12. Philanthropic

I want to give.

13. Philosophical

I want to ask the tough questions that get you thinking about the purpose of our beating hearts.

14. Loving

When my name is spoken, I want my tenderness to come to mind.

15. Quaintrelle

I want my passion to ooze out of me.

16. Belesprit

I want to be quick. Witty. Always on my toes.

17. Conscientious

I want to always be thinking of others.

18. Passionate

...and I want people to know what my passions are.

19. Alluring

I want to be a woman who draws people in.

20. Kind

Simply put, I want to be pleasant and kind.

21. Selcouth

Even if you've known me your whole life, I want strange, yet marvelous. Rare and wondrous.

22. Pierian

From the way I move to the way I speak, I want to be poetic.

23. Esoteric

Do not mistake this. I do not want to be misunderstood. But rather I'd like to keep my circle small and close. I don't want to be an average, everyday person.

24. Authentic

I don't want anyone to ever question whether I am being genuine or telling the truth.

25. Novaturient

..about my own life. I never want to settle for good enough. Instead I always want to seek to make a positive change.

26. Observant

I want to take all of life in.

27. Peart

I want to be honestly in good spirits at all times.

28. Romantic

Sure, I want to be a little old school in this sense.

29. Elysian

I want to give you the same feeling that you get in paradise.

30. Curious

And I never want to stop searching for answers.
Cover Image Credit: Favim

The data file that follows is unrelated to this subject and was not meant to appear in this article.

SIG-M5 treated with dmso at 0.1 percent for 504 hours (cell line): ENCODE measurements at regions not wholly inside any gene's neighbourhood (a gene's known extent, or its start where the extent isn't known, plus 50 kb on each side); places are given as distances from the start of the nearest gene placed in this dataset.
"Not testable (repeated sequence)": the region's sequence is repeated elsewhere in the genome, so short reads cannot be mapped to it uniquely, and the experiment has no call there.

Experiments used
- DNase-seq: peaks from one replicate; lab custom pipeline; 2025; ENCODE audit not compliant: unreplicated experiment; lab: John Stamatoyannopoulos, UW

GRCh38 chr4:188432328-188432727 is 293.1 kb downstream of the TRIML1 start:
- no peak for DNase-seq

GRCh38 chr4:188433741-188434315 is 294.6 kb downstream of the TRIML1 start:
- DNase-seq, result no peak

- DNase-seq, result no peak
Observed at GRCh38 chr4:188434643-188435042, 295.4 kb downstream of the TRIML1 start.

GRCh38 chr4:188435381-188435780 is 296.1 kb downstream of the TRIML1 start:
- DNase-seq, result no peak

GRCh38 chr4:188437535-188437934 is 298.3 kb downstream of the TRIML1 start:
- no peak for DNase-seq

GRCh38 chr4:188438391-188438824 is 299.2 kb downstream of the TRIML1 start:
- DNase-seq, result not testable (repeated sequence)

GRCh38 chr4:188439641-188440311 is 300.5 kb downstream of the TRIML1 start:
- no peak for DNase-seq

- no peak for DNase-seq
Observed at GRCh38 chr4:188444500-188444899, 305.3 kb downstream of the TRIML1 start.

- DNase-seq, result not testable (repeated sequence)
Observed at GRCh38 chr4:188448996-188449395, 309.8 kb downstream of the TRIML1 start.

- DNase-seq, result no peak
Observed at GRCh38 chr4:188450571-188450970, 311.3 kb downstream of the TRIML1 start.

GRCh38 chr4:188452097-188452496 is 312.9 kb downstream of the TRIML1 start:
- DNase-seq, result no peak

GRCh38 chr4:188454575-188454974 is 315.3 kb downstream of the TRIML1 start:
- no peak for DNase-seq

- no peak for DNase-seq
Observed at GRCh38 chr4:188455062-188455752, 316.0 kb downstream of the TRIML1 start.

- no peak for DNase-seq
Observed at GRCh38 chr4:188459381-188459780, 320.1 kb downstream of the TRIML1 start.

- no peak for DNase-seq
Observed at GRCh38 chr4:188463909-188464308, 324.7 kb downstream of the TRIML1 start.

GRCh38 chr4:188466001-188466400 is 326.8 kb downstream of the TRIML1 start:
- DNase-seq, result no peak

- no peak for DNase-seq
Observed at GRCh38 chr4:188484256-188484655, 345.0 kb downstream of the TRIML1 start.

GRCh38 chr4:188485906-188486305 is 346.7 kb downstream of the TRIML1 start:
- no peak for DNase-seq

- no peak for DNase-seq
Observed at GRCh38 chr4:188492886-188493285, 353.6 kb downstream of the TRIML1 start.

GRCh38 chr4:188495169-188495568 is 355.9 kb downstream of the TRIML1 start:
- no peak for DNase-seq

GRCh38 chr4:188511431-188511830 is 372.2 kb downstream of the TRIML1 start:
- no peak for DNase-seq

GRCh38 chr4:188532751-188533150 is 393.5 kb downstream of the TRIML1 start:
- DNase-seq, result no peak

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To The Generation That Might Not Care, A Green New Deal Is Crucial

Take care of our planet and our future.

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The reality of climate change and method to address the issue has been a source of contention in the United States for far too long. While Republicans trail behind Democrats a great deal in the percentage who believe long-term, irreversible climate change is a real problem, an equally if not more important gap to acknowledge is that between generations.

A universally taught science concept in elementary school is the difference between weather and climate. Weather is the day-to-day condition of the atmosphere — rainy, sunny, etc. Climate is the weather of a particular geographic location over a long period of time. The weather in an area may be snowy on a particular January day but might overall have a warm climate (Trump has yet to learn this concept).